No, of course I’m not. I think these are terrible social evils which need to be combated when they occur. But I’m also convinced that using the courts to combat these practices is not the best way to do so. Preventing such people from speaking, from being able to maintain their freedom of association (and of disassociation), through legal means temporarily drives the hatred and racism underground, to resurface at a later time in a subtler yet more insidious way.
The best way to combat such views, to remove discrimination from our society, to actually change people, is for the views to be openly stated and shown to be wrong. Daryl Davis, a black musician who has befriended over 200 members of the Ku Klux Klan, and convinced them to hang up their robes, is the best example of what I’m talking about.
Pursuing legal recourse against the baker just gives other bigots a chance to say “Look! My views are being oppressed!” and, through confirmation bias, may even strengthen their bigotry.
From our own policy page:
It’s our very first platform, so I assume we hold freedom of speech to be of utmost importance. At least at some level, our policy links protecting speech to protecting the right to act on what we say (in bold above). Philosophically, I link freedom of speech to freedom of association and freedom of disassociation. I’m a bit surprised that my fellow party members don’t seem to value this freedom as highly as I do (and I hope I’m wrong in this assessment of my fellow pirates).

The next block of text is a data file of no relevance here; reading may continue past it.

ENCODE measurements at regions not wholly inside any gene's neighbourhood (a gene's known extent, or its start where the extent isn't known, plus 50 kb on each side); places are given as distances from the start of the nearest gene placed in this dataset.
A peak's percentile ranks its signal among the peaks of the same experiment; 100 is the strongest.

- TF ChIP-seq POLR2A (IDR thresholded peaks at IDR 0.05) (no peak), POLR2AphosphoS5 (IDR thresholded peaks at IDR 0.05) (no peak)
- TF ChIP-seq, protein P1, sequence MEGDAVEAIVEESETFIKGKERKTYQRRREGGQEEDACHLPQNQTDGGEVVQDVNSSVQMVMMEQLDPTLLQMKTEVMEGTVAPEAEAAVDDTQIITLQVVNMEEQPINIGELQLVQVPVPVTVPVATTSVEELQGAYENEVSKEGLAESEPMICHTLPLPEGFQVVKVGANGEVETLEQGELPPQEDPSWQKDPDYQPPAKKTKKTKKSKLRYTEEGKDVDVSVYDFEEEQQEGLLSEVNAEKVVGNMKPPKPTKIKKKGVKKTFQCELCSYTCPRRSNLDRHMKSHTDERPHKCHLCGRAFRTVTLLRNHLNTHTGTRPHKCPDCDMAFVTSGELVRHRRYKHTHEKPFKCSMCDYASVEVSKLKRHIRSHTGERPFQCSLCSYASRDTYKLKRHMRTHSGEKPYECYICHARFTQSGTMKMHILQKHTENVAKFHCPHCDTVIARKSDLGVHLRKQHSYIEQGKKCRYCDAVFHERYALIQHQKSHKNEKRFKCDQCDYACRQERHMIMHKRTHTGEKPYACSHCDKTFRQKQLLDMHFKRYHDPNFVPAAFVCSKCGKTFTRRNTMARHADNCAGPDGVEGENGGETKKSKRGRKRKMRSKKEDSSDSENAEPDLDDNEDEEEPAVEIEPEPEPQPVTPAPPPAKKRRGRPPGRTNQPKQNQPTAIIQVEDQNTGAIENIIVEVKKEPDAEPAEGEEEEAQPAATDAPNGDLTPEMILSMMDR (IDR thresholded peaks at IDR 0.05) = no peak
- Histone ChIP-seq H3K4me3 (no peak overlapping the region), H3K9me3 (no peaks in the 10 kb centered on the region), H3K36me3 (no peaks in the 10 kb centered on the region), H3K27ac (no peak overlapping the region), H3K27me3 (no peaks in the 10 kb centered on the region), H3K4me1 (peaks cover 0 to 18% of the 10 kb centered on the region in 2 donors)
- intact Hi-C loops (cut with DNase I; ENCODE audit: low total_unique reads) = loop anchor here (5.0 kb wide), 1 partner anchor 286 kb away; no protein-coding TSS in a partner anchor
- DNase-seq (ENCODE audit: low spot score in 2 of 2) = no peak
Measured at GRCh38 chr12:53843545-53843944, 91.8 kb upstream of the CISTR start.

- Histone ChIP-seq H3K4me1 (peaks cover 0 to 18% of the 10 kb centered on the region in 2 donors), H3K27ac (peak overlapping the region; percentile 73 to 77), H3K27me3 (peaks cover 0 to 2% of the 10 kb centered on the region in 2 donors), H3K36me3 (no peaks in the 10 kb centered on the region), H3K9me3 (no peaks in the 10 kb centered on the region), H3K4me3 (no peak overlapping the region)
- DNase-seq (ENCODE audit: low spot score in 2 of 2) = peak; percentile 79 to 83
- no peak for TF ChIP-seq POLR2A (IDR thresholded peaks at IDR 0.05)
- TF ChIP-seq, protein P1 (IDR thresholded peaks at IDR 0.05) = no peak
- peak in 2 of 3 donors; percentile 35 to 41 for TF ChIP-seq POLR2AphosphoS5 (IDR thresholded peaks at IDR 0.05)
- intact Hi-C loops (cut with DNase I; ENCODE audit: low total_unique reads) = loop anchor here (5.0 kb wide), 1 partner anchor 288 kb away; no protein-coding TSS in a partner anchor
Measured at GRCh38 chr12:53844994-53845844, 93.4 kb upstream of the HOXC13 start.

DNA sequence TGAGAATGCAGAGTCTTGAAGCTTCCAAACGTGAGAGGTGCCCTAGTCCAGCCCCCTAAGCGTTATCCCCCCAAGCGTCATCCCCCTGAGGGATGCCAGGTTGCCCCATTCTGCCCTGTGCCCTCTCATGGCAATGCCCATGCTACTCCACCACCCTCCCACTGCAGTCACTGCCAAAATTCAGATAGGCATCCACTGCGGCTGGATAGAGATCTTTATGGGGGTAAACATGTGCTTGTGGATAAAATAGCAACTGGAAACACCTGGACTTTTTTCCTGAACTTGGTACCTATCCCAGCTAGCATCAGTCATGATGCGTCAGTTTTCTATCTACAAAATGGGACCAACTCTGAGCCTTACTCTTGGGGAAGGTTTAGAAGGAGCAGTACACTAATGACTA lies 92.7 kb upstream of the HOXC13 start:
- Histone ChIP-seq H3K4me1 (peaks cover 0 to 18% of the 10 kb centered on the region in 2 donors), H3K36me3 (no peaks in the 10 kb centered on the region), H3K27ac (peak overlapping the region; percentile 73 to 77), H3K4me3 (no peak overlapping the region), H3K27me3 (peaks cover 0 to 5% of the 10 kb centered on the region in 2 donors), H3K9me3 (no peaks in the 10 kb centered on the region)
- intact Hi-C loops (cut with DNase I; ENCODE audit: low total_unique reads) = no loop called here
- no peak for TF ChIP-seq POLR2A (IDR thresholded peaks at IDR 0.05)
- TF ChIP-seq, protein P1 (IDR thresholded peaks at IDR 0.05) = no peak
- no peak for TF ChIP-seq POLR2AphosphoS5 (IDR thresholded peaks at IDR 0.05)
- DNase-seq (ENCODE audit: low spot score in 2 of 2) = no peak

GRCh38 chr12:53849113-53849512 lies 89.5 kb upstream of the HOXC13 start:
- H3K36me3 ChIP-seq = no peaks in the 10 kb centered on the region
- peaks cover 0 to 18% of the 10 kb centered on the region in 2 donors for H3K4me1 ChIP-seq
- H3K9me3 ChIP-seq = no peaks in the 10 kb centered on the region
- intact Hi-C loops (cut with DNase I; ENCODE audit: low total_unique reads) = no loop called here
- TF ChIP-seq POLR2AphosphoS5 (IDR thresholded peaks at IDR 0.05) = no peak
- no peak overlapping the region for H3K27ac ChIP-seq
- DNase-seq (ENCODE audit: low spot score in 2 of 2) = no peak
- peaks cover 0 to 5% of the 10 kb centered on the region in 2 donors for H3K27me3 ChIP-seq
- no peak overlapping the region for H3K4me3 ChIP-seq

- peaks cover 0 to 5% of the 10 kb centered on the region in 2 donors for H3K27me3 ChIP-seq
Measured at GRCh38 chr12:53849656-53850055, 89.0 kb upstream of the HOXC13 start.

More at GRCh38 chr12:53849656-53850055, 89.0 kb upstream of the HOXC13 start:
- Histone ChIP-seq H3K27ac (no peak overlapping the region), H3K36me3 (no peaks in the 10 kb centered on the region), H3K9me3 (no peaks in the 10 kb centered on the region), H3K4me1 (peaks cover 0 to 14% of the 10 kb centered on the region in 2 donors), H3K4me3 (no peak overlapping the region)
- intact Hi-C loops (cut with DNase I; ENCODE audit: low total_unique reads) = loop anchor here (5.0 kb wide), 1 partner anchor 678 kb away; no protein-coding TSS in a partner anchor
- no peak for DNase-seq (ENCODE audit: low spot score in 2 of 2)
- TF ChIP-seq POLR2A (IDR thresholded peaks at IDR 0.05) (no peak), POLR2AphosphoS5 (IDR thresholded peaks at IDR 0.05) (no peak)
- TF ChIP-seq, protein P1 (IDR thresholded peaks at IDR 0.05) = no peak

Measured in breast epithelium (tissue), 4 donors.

I support marriage equality and believe that our policy is the best way to implement it, but it has been brought to my attention and I have become concerned about the ways some in the Yes side are suppressing the free speech of the No side. If there’s already been a boycott of a beer company for promoting polite conversations (not even for taking the wrong side), and a petition to de-register a doctor for expressing an opinion (I know Getup has removed the petition from their site), before marriage equality has even been legalised, what will happen to free speech afterwards?
All I’m saying is that I hope our participation in the debate somehow limits this aspect of the yes campaign.